The economic and stock market forecast (which runs until September 6, 2021) that God gave me appears to be signaling a stock market correction in late September / early October 2016. If you have not read my explanation of that forecast, please do so before proceeding with this Letter (link above).
My original assessment was that my second dream was sequential to the first, primarily because connecting the two ends the second dream exactly at the end of the current 7-year, sabbatical cycle (September 6, 2021). If this is the case, the U.S. stock market, as measured by the Standard & Poors 500 Index (S&P 500), will end the current Hebrew economic year right about where it started. This is a price level of about 1975 for the S&P 500, which is about 200 points (or 9%) below where it is trading at the time of this writing.
Since the beginning of the year, I have been telling my clients that I expected the stock market to reach a price level about 12% higher than where it was on January 1, 2016. Let's call it 2260 on the S&P 500. All this year I have been leaning toward the S&P 500 reaching this level before mid-September, however, time is running out. If this does happen, I expect we will be looking at a mini-crash (e.g., 10% to 20%) in early Fall (no pun intended). Otherwise, I expect a steady decline over the next month or so, before a strong 4th quarter rally takes us to a new all-time high.
Increasingly Overvalued Stocks But Level Price Indices
When I first released my 7-year forecast, I mentioned the fact that the period from October 2015 to September 2017 would be characterized by the price level of the S&P 500 remaining relatively flat, but with stocks becoming increasingly overvalued. This was because the two doe (no antlers representing flat annual returns) representing these years were on the other side of the creek and thus too far away for me to shoot at with my bow (i.e., too overvalued for me to purchase). I have witnessed this in my own portfolio management as stock holdings have been wittled down to a select few companies that are still undervalued.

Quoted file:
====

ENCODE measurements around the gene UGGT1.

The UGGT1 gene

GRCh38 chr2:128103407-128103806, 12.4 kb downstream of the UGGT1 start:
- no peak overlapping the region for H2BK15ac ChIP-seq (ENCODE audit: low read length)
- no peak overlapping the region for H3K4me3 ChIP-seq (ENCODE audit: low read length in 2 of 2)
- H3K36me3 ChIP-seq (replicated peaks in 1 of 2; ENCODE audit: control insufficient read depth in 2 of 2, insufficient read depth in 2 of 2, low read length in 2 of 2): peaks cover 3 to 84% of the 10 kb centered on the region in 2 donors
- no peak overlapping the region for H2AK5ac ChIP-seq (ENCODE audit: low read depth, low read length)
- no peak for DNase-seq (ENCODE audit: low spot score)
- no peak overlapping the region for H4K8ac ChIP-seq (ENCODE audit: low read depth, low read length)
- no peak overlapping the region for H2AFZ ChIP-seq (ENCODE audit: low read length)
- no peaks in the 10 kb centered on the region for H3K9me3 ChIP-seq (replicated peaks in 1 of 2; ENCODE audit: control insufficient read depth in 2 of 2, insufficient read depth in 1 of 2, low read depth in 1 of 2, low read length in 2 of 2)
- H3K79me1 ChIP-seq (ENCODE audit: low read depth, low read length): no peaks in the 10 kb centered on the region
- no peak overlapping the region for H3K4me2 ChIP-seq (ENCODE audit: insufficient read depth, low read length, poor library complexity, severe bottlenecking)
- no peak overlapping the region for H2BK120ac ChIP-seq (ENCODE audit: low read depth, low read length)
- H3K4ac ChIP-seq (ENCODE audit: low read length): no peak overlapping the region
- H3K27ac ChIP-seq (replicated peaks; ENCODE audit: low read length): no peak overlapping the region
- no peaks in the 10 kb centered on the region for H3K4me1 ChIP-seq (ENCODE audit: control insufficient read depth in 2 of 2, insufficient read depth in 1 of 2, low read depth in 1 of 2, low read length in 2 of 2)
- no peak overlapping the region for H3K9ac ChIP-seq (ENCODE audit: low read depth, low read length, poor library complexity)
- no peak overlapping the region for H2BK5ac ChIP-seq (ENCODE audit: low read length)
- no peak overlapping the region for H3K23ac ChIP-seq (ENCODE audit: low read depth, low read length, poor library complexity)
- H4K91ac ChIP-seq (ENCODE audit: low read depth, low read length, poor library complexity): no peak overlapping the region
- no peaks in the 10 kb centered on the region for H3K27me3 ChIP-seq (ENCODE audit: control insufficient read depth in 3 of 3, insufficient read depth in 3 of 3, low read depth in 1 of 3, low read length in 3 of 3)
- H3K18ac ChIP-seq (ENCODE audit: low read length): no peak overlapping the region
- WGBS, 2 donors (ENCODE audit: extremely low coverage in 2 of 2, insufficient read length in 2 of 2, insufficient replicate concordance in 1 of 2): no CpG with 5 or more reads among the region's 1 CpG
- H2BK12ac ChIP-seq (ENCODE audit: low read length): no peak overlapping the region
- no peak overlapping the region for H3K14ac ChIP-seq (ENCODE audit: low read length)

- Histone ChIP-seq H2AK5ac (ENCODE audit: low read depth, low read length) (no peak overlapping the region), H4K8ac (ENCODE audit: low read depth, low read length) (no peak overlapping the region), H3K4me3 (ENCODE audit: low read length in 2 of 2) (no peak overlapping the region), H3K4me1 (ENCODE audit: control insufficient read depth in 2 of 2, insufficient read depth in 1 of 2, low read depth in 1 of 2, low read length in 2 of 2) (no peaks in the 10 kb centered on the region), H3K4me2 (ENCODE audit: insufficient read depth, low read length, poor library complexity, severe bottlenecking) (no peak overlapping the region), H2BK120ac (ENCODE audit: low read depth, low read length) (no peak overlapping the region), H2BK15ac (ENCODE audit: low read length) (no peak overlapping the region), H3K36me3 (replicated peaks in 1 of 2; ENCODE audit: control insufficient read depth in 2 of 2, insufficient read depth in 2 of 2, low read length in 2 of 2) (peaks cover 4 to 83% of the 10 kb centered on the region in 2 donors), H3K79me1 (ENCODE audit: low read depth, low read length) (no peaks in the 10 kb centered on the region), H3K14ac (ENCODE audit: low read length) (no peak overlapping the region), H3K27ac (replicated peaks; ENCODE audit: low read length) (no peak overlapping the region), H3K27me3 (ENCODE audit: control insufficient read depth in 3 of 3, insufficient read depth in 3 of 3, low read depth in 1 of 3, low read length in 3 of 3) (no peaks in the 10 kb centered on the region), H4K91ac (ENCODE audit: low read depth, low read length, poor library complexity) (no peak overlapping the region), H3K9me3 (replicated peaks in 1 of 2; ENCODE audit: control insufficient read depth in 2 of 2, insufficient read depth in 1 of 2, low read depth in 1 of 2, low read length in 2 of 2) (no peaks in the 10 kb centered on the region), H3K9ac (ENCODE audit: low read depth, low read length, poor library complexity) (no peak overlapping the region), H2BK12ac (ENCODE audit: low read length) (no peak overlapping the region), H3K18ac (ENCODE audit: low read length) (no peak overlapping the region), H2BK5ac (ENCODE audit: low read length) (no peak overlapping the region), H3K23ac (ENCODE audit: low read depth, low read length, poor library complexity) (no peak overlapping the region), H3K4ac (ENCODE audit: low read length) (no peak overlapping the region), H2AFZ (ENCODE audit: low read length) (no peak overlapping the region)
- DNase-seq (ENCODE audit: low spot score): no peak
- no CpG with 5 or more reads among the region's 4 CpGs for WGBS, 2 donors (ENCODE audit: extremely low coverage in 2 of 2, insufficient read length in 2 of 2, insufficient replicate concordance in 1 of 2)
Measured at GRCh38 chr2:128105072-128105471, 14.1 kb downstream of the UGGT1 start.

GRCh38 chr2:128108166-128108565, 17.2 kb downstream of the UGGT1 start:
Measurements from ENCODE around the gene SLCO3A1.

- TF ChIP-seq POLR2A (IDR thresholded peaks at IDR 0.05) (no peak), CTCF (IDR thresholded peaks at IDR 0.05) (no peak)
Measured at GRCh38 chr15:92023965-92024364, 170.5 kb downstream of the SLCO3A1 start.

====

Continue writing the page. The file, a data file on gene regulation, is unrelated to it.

The following chart shows how corporate profits peaked during the 3rd quarter of 2014—the quarter when the previous 7-year sabbatical cycle ended.
This peak in corporate earnings during the 3rd quarter of 2014 coincided with an acceleration higher of the historical 12-month price-to-earnings multiple (P/E) of the S&P 500. The following chart reveals this:
The environment we are in now is one in which the broader stock market is generally trending flat on an annual basis, but shares are becoming increasingly overvalued. Index investors are taking on more risk but not being compensated for it. They are now paying a price for the S&P 500 which is theoretically equal to about 25 years worth of earnings. The market is being setup for a major correction between October 2017 and September 2019.
Keep in Eye on Oil
If I had to predict the cause of an early fall correction it would be significantly lower oil prices leading to a final round of devastation for U.S. shale producers and subsequent pain in the high yield bond market.
There is a narrative being thrown around that certain U.S. producers can be profitable in the $30 to $40 per barrel range and this is far from true. I generally subscribe to the view, articulated well by the likes of Art Berman, that the price of oil generally needs to be above $60 per barrel for these companies to earn a profit. They have been surviving because the oil & gas service providers have been losing money. During Baker Hughes' last quarterly earnings call, CEO Margin Craighead said the following which confirms this:
"So, that aside, as far as North America, I don't subscribe to the whole full commentary that I think, gets thrown around a lot by your community. And I think that the customers are going to need something that's coming and vectoring in on around $60 or high $50s just because certain costs on our side are going to go up."
Having listened to the Baker Hughes call, I can tell you first-hand that the tone of how Craighead said this was even more telling. It was definitely an "aha" moment for me. Craighead essentially revealed that U.S. shale producers will not survive with prices below the high $50s because the service companies will ultimately have to be profitable too. In other words, U.S. shale oil producers are on a temporary lifeline at current prices.
I expect we are going to soon be looking at a major buying opportunity for quality oil companies. My favorite, which the Lord spoke to me about 9 years ago, is generating free cash flow (FCF) this year at an average price of only $41 per barrel (brent crude). Not only is it generating FCF, but it is generating almost $5 per barrel in FCF (11% FCF margin per barrel).
Joshua S. Hall, ChFC